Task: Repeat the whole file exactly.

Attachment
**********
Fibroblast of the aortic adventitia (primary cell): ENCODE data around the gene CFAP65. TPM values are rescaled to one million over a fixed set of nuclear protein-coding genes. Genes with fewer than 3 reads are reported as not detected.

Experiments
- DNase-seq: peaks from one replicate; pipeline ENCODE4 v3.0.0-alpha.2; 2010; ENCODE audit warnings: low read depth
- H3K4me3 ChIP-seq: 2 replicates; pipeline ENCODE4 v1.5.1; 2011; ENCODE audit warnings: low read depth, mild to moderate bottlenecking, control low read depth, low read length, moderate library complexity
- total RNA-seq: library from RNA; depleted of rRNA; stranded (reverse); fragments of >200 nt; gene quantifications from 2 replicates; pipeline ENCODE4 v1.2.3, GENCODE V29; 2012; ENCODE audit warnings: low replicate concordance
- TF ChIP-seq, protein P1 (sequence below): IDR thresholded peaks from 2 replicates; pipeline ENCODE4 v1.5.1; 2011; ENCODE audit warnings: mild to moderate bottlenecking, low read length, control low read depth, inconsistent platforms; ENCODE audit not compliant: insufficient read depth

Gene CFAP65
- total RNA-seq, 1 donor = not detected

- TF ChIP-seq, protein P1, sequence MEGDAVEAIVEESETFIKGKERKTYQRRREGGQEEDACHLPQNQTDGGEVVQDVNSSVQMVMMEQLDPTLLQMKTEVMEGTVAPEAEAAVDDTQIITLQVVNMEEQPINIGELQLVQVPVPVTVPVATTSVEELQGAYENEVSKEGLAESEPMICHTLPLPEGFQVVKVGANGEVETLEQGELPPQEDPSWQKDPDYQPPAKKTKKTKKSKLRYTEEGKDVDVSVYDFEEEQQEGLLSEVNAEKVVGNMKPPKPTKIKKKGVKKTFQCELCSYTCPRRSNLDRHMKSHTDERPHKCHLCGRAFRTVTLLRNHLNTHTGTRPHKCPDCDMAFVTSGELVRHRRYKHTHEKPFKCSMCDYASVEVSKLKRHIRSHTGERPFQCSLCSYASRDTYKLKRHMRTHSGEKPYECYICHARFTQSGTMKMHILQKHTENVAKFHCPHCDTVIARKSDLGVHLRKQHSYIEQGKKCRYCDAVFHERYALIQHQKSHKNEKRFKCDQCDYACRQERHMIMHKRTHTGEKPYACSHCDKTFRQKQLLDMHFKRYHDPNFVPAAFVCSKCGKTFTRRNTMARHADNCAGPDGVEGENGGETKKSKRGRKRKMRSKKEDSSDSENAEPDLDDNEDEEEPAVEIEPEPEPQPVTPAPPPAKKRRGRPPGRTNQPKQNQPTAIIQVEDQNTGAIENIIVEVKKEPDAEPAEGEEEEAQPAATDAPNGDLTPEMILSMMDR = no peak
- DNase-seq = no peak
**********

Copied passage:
Fibroblast of the aortic adventitia (primary cell): ENCODE data around the gene CFAP65. TPM values are rescaled to one million over a fixed set of nuclear protein-coding genes. Genes with fewer than 3 reads are reported as not detected.

Experiments
- DNase-seq: peaks from one replicate; pipeline ENCODE4 v3.0.0-alpha.2; 2010; ENCODE audit warnings: low read depth
- H3K4me3 ChIP-seq: 2 replicates; pipeline ENCODE4 v1.5.1; 2011; ENCODE audit warnings: low read depth, mild to moderate bottlenecking, control low read depth, low read length, moderate library complexity
- total RNA-seq: library from RNA; depleted of rRNA; stranded (reverse); fragments of >200 nt; gene quantifications from 2 replicates; pipeline ENCODE4 v1.2.3, GENCODE V29; 2012; ENCODE audit warnings: low replicate concordance
- TF ChIP-seq, protein P1 (sequence below): IDR thresholded peaks from 2 replicates; pipeline ENCODE4 v1.5.1; 2011; ENCODE audit warnings: mild to moderate bottlenecking, low read length, control low read depth, inconsistent platforms; ENCODE audit not compliant: insufficient read depth

Gene CFAP65
- total RNA-seq, 1 donor = not detected

- TF ChIP-seq, protein P1, sequence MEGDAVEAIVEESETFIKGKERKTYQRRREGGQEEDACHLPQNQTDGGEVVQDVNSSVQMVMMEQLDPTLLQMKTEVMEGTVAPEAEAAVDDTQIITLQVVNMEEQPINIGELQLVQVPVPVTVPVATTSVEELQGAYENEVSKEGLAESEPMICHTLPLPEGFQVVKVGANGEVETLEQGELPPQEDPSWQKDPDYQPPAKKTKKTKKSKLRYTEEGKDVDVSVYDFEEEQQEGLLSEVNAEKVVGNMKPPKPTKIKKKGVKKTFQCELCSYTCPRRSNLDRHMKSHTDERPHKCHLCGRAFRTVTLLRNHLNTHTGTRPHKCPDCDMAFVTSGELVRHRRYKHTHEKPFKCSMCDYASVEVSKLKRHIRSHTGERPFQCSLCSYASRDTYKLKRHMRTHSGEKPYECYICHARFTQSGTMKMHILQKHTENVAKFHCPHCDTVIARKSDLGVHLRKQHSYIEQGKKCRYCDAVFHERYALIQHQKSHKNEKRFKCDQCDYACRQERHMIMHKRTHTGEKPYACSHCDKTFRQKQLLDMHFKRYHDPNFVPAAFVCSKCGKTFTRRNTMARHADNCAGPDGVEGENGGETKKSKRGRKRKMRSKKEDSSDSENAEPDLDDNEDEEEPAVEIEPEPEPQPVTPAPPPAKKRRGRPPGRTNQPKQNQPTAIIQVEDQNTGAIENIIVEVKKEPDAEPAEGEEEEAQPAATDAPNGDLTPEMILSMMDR = no peak
- DNase-seq = no peak